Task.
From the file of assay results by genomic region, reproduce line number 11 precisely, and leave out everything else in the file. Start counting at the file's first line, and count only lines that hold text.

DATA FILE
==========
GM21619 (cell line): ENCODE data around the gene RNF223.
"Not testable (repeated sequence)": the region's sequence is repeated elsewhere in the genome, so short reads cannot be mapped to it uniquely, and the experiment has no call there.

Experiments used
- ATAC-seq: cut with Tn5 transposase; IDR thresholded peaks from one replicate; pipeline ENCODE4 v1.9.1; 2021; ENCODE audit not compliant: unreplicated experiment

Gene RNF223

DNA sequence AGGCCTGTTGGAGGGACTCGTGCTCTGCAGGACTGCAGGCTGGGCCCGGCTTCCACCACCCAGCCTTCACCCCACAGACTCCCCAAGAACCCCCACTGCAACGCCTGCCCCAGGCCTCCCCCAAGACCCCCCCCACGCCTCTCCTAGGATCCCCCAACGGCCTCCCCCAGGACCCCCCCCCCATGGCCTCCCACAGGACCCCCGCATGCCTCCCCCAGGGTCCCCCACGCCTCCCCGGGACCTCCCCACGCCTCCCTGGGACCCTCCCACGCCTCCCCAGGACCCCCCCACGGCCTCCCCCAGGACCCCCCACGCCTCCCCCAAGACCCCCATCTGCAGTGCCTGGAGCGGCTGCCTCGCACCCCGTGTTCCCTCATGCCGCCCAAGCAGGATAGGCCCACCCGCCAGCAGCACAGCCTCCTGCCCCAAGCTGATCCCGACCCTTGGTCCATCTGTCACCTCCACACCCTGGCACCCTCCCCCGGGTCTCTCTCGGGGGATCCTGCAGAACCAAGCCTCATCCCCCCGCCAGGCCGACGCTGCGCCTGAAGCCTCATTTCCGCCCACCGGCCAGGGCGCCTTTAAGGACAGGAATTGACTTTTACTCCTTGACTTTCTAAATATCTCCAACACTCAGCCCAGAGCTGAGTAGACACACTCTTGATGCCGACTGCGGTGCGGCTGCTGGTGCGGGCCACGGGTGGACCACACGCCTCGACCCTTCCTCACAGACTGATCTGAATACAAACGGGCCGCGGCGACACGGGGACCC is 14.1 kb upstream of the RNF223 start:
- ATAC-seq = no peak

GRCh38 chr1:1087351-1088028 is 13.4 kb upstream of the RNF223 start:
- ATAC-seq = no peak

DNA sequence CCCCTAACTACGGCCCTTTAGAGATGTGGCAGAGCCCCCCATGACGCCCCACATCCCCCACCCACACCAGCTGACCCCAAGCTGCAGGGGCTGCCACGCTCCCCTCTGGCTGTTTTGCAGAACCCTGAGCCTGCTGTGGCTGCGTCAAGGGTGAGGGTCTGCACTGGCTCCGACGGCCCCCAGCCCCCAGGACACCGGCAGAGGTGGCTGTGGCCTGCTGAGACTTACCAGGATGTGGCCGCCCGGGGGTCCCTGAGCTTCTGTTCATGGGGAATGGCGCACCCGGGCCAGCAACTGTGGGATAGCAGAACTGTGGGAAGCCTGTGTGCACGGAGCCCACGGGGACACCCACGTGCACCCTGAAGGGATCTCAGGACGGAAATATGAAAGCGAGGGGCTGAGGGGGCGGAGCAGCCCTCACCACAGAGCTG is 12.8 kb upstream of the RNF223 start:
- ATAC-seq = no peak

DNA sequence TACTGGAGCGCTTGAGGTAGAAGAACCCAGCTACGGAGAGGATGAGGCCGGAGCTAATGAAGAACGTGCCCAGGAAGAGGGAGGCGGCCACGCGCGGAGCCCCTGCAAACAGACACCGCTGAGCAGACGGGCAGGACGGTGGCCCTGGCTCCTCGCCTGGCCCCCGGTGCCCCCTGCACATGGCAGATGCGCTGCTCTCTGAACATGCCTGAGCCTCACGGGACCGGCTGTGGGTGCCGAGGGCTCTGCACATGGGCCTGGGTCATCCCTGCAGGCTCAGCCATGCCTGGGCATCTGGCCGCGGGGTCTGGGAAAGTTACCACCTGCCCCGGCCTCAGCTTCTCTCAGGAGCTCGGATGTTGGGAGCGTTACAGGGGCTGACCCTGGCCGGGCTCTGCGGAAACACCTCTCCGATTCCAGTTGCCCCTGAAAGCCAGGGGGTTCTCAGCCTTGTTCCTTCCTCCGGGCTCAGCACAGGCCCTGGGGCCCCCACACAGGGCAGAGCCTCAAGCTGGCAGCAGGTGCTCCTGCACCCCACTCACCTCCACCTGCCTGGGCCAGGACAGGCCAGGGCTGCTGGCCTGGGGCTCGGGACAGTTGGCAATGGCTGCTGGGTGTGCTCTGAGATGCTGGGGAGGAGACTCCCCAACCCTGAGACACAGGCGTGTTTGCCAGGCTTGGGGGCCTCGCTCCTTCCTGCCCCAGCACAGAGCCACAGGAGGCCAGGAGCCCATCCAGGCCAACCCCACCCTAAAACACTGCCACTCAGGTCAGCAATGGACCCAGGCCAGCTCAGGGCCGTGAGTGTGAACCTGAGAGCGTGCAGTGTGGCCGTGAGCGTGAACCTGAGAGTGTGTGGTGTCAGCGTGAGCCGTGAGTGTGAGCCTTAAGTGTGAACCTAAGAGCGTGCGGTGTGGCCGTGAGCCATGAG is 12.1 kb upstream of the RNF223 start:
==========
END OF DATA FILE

- ATAC-seq = no peak